Cape Breton Regional Municipality has approved its active transportation plan, but some are concerned its project list is leaving rural areas and other communities behind.
CBRM In Motion maps out $23 million in spending over the next 20 years.
The scheme includes infrastructure upgrades in Sydney, Sydney River, Westmount, Whitney Pier, New Waterford, Glace Bay and Dominion and Louisbourg.
"Our rural taxpayers are not getting any bang for their buck," said Coun. Gordon MacDonald. "And I find that very disappointing because as a representative of these communities our hands are tied... You know, active transportation was supposed to be for the CBRM, not Sydney proper."
The CBRM proposes to create additional trails, sidewalks, along with bike lanes and boulevards.
It also features the following 10 priority projects for connecting neighbourhoods to commuting destinations:
1. The Sydney River multi-use trail
2. The Prince and Upper Prince bike lanes in Sydney
3. The King Street bike lanes in North Sydney
4. The Grand Lake Road Sidewalk in Sydney
5. Lingan/Hankard/Victoria Bike Lane in Whitney Pier
6. The Kings Road multi-use trail in Sydney River
7. The Maryann Corbett Trail in Glace Bay
8. The Ellsworth/Heelan/Emerald/ Union Bike Lanes in New Waterford
9. Esplanade/Kings/George bike lanes in Sydney
10. The Washbrook Creek Greenway recreation area in Sydney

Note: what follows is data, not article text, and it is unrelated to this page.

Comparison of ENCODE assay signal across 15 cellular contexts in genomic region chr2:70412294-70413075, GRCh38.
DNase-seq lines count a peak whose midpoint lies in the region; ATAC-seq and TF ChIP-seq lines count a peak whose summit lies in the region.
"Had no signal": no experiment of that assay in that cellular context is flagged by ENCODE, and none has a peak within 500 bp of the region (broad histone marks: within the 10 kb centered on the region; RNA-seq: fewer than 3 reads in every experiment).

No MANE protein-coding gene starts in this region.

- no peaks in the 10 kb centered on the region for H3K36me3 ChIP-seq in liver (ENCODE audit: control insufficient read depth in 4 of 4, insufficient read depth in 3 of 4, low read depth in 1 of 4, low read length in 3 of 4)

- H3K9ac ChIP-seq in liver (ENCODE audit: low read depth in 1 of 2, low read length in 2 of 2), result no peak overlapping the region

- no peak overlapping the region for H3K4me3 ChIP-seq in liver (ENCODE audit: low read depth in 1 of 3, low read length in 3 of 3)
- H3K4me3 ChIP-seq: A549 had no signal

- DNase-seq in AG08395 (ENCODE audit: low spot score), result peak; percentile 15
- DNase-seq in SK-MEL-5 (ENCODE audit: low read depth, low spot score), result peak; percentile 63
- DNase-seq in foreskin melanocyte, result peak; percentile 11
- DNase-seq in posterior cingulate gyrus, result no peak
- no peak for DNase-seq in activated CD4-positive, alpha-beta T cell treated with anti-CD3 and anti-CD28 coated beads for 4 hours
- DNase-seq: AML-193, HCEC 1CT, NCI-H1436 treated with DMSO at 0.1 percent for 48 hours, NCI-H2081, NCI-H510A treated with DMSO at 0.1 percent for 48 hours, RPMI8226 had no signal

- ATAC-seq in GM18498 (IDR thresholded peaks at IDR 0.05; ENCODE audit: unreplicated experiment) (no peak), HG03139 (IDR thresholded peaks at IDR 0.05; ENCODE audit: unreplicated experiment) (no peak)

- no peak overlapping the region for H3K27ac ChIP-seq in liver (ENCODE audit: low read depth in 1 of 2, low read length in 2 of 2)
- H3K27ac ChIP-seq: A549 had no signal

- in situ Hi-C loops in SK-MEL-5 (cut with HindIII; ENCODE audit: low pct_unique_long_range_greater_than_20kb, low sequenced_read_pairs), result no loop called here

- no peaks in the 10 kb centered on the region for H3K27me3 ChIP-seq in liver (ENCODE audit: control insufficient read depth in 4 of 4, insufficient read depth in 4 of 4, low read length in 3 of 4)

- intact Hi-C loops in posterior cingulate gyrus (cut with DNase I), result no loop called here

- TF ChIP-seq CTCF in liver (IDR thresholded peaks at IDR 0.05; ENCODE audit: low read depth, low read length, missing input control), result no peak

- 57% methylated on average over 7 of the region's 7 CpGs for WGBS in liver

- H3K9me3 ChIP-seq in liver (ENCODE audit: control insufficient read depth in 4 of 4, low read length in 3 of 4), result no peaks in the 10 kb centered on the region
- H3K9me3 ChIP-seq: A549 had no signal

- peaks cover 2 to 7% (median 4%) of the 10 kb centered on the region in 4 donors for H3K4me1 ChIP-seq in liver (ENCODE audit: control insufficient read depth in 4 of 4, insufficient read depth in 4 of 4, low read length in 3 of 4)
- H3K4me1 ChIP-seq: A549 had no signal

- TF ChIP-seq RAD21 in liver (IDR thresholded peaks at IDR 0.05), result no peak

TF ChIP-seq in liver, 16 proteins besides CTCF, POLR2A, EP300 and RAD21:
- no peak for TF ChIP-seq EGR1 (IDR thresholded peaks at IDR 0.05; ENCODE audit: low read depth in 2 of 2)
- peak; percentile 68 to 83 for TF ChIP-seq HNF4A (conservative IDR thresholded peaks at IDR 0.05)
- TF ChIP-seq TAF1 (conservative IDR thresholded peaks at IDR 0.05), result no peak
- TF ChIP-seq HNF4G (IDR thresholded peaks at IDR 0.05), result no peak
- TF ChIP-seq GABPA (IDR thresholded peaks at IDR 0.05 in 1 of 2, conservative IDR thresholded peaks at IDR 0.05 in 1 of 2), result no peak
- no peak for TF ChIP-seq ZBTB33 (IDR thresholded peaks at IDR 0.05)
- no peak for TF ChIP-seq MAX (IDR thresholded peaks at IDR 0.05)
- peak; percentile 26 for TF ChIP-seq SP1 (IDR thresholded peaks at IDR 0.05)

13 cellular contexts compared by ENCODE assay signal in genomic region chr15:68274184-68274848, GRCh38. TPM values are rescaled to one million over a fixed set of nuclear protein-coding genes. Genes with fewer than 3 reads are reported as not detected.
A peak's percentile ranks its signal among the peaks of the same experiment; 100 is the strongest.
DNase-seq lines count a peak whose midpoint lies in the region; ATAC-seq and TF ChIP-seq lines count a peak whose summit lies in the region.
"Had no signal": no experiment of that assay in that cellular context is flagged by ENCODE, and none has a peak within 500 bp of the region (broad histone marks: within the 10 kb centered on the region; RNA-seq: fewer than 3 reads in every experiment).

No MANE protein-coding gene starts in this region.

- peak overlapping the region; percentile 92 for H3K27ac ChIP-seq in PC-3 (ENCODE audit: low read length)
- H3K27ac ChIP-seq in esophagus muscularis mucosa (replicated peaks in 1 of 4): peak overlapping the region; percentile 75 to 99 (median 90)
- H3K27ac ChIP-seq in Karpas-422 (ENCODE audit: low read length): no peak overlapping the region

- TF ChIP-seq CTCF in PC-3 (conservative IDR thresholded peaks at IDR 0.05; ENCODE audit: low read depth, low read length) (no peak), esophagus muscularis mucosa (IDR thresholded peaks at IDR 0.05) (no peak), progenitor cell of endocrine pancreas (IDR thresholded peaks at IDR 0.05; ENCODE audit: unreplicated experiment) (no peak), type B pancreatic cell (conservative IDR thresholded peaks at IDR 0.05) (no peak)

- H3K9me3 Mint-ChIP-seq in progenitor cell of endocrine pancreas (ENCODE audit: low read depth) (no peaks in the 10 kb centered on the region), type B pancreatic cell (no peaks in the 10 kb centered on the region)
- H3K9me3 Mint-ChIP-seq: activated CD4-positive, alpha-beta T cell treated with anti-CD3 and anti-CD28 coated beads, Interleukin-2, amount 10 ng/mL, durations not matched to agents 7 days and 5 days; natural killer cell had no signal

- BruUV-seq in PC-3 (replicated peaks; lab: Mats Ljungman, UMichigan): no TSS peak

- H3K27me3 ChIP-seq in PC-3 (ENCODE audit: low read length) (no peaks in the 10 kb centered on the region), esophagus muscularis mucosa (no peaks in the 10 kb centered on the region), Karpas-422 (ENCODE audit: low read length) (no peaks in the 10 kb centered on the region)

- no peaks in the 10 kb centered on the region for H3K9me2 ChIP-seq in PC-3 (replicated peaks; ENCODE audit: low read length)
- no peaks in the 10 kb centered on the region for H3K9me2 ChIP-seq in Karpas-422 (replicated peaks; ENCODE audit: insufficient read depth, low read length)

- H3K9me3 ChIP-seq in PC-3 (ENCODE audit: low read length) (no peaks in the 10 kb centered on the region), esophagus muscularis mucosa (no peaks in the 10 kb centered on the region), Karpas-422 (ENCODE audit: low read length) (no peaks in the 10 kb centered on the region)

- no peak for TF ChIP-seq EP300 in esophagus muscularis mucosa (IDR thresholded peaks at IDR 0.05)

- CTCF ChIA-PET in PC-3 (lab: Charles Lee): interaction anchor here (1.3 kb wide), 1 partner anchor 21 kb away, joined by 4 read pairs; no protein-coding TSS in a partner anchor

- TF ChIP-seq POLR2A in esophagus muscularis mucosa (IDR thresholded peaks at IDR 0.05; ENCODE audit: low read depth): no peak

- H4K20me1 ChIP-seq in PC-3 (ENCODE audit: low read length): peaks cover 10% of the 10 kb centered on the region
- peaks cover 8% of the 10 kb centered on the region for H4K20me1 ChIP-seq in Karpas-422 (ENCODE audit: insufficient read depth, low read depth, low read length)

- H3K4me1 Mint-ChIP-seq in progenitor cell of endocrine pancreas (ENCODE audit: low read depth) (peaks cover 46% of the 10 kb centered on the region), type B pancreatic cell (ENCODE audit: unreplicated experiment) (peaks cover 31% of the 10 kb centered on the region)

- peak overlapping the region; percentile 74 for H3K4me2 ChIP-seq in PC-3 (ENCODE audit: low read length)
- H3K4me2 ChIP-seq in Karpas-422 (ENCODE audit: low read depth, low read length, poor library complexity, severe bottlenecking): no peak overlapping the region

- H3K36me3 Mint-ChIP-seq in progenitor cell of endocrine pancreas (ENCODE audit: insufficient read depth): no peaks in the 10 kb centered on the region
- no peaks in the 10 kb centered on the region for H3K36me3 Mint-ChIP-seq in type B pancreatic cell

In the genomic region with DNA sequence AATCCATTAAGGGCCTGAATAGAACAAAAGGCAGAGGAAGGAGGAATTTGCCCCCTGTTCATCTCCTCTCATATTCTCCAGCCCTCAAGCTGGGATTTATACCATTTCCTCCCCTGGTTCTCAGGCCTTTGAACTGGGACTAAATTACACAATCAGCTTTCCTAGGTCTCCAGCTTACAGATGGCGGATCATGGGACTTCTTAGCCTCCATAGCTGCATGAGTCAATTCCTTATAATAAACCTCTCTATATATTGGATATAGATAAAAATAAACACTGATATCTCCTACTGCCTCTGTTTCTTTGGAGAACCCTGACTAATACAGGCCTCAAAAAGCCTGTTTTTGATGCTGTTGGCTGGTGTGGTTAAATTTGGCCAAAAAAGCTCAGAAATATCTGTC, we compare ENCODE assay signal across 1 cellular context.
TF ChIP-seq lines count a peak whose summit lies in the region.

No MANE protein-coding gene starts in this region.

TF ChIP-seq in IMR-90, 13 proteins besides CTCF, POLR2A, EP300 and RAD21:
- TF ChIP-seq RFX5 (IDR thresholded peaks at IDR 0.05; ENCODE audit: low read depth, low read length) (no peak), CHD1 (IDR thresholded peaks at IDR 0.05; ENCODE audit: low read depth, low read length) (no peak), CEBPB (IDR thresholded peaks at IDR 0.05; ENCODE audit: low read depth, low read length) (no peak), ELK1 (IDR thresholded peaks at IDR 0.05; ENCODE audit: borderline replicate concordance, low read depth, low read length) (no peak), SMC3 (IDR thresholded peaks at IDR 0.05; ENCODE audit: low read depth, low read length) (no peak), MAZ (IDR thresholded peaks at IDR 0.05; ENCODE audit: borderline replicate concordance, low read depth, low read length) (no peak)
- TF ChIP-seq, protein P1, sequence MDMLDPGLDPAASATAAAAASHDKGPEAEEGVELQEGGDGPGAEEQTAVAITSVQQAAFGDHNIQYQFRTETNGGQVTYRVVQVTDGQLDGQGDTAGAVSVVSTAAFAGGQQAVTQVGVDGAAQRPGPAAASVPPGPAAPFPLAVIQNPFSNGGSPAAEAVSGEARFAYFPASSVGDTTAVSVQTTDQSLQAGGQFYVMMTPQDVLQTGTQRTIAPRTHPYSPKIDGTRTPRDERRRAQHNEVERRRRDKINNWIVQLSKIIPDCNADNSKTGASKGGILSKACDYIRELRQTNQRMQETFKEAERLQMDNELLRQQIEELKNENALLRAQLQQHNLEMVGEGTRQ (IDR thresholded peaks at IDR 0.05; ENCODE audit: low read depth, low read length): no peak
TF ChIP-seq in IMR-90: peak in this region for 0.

MacDonald said rural areas are growing by roughly 85 per cent compared to CBRM's urban areas.
Small upgrades within his district would have great impact, he said, such as the creation of a kilometre-long sidewalk on Schoolhouse Road to connect the communities of Florence, Little Pond and Alder Point.
"I just find not including rural is a little bit of a step back," he said.
Other CBRM councillors expressed concerns over a lack of infrastructure in rural areas or other communities outside Sydney, including Steve Gillespie, who represents people living in the areas of Edwardsville, Westmount and Sydney River.
Gillespie said CBRM and the province should prioritize sidewalks and safe crossings in areas where there are homes, schools and businesses.
"What we do here translates into when people want to move here, and what they see, and what they do," Gillespie said.
"Most of us may not get on a bicycle or walk to work, but there's a growing number of people that are doing so."
CBRM planning director Michael Ruus said there is some room for additional projects down the road.
But in order to receive money from the province, Ruus said the CBRM must meet its established criteria. And that means projects up for consideration must reach hundreds of users a day.
He explained that largely means making trails and sidewalks available in heavily populated areas.
He added that should the council approve new projects, they factor in construction costs along with future maintenance.
Since 2008, the municipality has spent roughly $330,000 per year on various active transportation projects and has leveraged over $1 million per year from other levels of government.